Tonsillectomy in Adults

 Tonsillectomy Adult – What to Expect





Tonsillectomy as an adult is quite different than tonsillectomy for children. The methods employed for tonsillectomy in adults and children are generally the same, (See Tonsillectomy and Adenoidectomy Methods page), and the risks for adults are similar to the risks for children, (See The Tonsillectomy Risks

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Tonsillectomy – Adult Recovery and Risks

Most studies indicate a two to four percent risk of delayed hemorrhage [severe bleeding]. Where tonsillectomy in adults differs most from tonsillectomy in children is in the recovery. Recovery from childhood tonsillectomy generally takes five to seven days. Recovery from  tonsillectomy in adults usually requires at least ten days and more often two weeks.

Before deciding to get an adult tonsillectomy, it’s important to choose a time frame in which you have the time and the support. Recovering over your favorite Holiday might be a good choice in terms of time, (eg holiday leave from work or school), but it may not be a time that people will be available to help you.
The pain associated with adult tonsillectomy recovery, by almost all accounts, is more intense than that experienced by children. Some theorize that children haven’t had as much time without pain as adults and thus their frame of reference is different than adult tonsillectomy patients. Others assume that children may be less able to articulate their discomfort. Having read the accounts of THOUSANDS of adult tonsillectomies in the forum,(See Tonsillectomy Forum page), I can say with some confidence that generally, the younger the patient, the easier the tonsillectomy recovery. There are of course exceptions. I’ve read from many middle aged adults who had a fairly smooth recovery. Perhaps they read up on this website and prepared well. Perhaps they had good genes.  In any case, many time an adult tonsillectomy recovery is better than the horror stories we hear about.

Tonsillectomy Adult

Tonsillectomy in Adults

“If I could recommend one item to buy before tonsillectomy, it would be a humidifier. My readers know how important moist air is to a healing throat. I bought one of these years ago and still use it daily” -Greg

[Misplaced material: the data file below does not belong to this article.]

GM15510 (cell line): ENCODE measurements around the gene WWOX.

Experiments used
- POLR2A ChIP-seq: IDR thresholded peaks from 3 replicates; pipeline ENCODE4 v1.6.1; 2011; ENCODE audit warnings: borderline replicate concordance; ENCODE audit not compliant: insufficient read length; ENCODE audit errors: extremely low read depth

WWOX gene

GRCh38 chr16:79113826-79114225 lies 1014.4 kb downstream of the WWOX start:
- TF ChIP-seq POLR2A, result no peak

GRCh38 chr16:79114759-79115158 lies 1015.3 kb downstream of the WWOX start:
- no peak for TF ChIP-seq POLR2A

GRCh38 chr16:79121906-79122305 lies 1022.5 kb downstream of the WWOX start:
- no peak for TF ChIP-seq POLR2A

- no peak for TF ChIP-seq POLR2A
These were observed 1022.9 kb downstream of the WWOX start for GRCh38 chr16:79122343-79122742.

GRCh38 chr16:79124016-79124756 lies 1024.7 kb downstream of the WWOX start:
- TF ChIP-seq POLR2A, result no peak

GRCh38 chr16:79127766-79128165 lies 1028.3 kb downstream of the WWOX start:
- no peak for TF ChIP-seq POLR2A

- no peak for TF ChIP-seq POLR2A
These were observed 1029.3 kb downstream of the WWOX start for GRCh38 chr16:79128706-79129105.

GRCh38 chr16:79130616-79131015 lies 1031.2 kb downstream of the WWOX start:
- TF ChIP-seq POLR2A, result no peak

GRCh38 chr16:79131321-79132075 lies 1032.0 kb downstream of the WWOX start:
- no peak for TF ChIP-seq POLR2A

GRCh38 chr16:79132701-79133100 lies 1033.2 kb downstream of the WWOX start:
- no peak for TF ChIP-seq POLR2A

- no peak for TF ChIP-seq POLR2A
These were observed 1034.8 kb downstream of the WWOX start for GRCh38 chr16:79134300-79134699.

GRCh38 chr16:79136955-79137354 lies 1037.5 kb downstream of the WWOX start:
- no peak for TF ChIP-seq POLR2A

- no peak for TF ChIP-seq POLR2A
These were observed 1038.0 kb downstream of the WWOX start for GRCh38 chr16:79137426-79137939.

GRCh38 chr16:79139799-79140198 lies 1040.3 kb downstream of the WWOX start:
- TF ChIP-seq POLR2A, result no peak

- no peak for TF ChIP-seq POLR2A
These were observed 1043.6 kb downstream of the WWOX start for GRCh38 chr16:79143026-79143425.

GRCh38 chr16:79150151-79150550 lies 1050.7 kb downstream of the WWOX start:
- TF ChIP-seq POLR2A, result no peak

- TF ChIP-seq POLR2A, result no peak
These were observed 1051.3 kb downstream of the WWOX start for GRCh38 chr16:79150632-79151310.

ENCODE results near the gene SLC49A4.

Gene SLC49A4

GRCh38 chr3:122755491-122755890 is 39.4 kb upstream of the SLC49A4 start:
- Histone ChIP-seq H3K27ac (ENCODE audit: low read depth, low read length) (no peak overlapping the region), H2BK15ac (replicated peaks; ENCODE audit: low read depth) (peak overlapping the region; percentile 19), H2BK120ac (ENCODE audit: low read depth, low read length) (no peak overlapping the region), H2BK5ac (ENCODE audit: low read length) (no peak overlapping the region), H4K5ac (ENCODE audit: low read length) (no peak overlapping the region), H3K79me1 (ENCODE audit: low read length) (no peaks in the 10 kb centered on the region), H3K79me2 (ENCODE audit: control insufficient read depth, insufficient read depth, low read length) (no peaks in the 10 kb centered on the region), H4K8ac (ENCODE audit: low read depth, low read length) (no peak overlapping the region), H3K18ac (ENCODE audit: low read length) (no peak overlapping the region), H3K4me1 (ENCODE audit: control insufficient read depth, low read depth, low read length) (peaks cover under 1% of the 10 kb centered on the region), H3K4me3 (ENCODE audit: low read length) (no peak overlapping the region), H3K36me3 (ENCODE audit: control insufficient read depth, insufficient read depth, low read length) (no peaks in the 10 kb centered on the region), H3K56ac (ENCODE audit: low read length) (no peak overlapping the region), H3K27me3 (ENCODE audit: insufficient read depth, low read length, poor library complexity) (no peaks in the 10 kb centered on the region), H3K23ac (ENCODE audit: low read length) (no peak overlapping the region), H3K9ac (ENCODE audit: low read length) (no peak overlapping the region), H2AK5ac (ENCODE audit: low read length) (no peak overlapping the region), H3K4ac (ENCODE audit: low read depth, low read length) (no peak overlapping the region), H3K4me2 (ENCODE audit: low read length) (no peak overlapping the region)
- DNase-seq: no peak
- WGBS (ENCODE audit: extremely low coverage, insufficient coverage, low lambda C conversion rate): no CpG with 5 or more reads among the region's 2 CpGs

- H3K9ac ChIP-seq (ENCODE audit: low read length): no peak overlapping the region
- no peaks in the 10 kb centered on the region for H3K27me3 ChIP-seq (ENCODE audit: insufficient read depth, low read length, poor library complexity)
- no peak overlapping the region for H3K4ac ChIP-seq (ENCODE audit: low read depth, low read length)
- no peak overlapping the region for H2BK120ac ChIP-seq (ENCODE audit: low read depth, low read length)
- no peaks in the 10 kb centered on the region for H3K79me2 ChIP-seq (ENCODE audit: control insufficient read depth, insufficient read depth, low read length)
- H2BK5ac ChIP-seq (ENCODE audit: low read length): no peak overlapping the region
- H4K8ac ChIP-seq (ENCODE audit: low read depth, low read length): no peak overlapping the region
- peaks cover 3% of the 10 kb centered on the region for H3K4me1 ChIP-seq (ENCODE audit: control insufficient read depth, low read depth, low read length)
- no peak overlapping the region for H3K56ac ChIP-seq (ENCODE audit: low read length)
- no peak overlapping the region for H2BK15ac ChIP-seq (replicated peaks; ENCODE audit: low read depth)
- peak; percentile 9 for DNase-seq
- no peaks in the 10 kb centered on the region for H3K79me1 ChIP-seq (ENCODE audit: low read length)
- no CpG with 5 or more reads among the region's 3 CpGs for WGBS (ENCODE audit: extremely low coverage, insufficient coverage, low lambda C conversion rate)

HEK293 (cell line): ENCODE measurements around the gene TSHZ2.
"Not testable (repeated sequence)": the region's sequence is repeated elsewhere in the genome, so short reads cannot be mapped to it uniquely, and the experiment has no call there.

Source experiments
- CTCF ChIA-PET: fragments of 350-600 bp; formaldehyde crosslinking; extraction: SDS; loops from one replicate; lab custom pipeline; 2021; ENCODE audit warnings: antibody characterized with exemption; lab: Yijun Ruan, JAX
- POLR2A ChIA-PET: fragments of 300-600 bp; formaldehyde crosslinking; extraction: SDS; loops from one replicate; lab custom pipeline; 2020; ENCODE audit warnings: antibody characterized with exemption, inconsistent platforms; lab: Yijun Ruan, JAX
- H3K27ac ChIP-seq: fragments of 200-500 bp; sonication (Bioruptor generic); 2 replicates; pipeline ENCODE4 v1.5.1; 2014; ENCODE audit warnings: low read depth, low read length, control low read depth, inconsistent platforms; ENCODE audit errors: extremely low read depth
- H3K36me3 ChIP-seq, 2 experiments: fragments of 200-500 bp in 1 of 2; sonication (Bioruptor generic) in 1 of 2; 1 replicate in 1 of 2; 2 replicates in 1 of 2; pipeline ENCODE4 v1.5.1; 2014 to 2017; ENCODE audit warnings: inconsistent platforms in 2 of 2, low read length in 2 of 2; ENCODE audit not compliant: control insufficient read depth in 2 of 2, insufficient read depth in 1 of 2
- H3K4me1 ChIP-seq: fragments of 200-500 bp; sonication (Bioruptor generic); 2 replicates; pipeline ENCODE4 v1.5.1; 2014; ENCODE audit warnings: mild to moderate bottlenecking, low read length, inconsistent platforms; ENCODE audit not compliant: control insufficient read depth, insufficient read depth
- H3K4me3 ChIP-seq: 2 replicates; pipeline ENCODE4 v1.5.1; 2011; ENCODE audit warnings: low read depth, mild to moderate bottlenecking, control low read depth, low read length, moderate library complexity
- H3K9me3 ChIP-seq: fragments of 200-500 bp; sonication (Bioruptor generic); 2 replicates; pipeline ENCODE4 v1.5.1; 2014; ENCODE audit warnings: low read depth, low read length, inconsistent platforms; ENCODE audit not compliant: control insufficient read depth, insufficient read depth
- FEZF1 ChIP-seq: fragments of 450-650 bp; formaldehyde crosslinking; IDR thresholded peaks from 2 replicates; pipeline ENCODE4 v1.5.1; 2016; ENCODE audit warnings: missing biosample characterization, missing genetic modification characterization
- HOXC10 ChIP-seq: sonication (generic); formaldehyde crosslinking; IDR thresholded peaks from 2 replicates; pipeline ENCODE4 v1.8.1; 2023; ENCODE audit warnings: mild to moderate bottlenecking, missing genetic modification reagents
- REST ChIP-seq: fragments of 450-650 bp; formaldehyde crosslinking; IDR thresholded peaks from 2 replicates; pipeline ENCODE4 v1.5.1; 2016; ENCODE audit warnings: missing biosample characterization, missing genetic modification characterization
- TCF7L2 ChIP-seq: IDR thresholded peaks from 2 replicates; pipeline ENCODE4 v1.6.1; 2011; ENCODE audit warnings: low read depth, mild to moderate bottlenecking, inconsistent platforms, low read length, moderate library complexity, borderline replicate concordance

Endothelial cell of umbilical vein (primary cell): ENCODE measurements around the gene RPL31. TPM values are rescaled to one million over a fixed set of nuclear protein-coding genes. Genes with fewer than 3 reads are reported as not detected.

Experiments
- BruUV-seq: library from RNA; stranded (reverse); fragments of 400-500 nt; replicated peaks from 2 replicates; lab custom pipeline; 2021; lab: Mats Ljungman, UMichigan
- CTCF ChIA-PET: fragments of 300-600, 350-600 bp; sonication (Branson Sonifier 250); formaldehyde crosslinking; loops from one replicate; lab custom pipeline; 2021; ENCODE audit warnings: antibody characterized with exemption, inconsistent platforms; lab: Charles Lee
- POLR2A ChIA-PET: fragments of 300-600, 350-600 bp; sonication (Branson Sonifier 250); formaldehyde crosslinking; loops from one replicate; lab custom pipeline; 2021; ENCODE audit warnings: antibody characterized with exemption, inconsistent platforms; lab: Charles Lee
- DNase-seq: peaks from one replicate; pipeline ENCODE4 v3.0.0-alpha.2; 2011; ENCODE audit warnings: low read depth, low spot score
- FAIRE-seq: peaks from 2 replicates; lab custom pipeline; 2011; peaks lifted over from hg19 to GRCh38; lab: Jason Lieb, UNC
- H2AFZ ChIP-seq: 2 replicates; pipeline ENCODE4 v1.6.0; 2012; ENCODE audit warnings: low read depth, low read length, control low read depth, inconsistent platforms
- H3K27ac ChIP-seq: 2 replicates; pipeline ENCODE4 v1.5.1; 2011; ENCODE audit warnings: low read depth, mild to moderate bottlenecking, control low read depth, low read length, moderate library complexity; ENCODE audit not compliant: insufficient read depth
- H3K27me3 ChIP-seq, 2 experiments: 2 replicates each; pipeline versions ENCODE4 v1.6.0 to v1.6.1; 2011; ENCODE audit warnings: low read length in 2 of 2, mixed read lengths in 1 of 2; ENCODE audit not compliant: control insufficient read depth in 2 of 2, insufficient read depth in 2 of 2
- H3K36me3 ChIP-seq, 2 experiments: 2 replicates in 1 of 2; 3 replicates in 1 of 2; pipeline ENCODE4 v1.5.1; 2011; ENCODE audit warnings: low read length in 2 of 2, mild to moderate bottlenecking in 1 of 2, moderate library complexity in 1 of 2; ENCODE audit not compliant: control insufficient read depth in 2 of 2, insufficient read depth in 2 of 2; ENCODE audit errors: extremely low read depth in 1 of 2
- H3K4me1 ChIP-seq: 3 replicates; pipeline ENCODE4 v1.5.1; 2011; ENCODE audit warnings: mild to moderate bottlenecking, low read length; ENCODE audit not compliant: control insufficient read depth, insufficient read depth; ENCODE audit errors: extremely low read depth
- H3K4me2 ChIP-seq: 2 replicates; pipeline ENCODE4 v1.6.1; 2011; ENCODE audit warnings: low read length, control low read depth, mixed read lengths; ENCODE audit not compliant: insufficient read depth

I’d like to take a moment here to make a suggestion. As you read through the people’s accounts in the various chat rooms, message boards, and adult tonsillectomy forums, consider this: People having a harder time, may be more prone to seek out information and share their experience in these venues. Adults experiencing milder tonsillectomy recoveries, might be less apt to be posting. I don’t want to drag Richard Nixon into my website, but this silent majority may be quietly recovering and you’ll never hear from them.
My advice is to research as much as you can, talk with your doctor, talk with your family and friends, and talk with your employer before scheduling your adult tonsillectomy. I wish you all the best.


I’ve put together a collection of items that I think would be helpful, if not essential, to making tonsillectomy recovery a little more pleasant. Check out the Tonsillectomy General Store.

482 thoughts on “Tonsillectomy in Adults”

  1. I’d like to share my recent tonsillectomy experience for those of you who are nervous. I was either very lucky or did all the right things because I had very little “intense/sharp” pain during any portion of the recovery process and I am now in week 3 post-op.

    For context, I am 30 and in good health. I got the surgery after my daughter brought several illnesses home from daycare in the past year, and every one of them gave me a major pain in the neck- well, tonsils- and I was having almost daily tonsil stones.

    I had the surgery at noon on day 0, and was hooked up to an IV the rest of the day. For dinner I had soup. Days 1-3 I got the instructions to gargle at least 10 times a day with chamomile drops, and I was given 3 Ibuprofin-level painkillers a day to take a half hour before eating. I was able to eat soft bread and mashed potatoes. Days 1-3 I was sore, but it was tolerable. I was drinking water constantly and even set my alarm every hour of the night so that my throat didn’t dry out. I think this was the key to a very tolerable recovery.

    Days 4-6 I was the most sore, especially early in the morning. There was one afternoon on post-op day 5 that I was so sore I could barely swallow water, but there was never a sharp or terrible pain. All 3 days I was able to eat various bland but solid foods- cheese pizza, pasta, breakfast cereal.

    This was also the only time a piece of the scabs came off that was big enough to spit out. The white scabs came off very gradually over about 10 days. I continued to gargle and drink several liters of water a day at this point, and I think it really helped to make the recovery easier.

    By the second week I was only taking 1-2 painkillers a day, and now at week 3 I am off the painkillers completely and the scabs are completely gone. There is still a slight soreness/lump in my throat but I can talk with ease.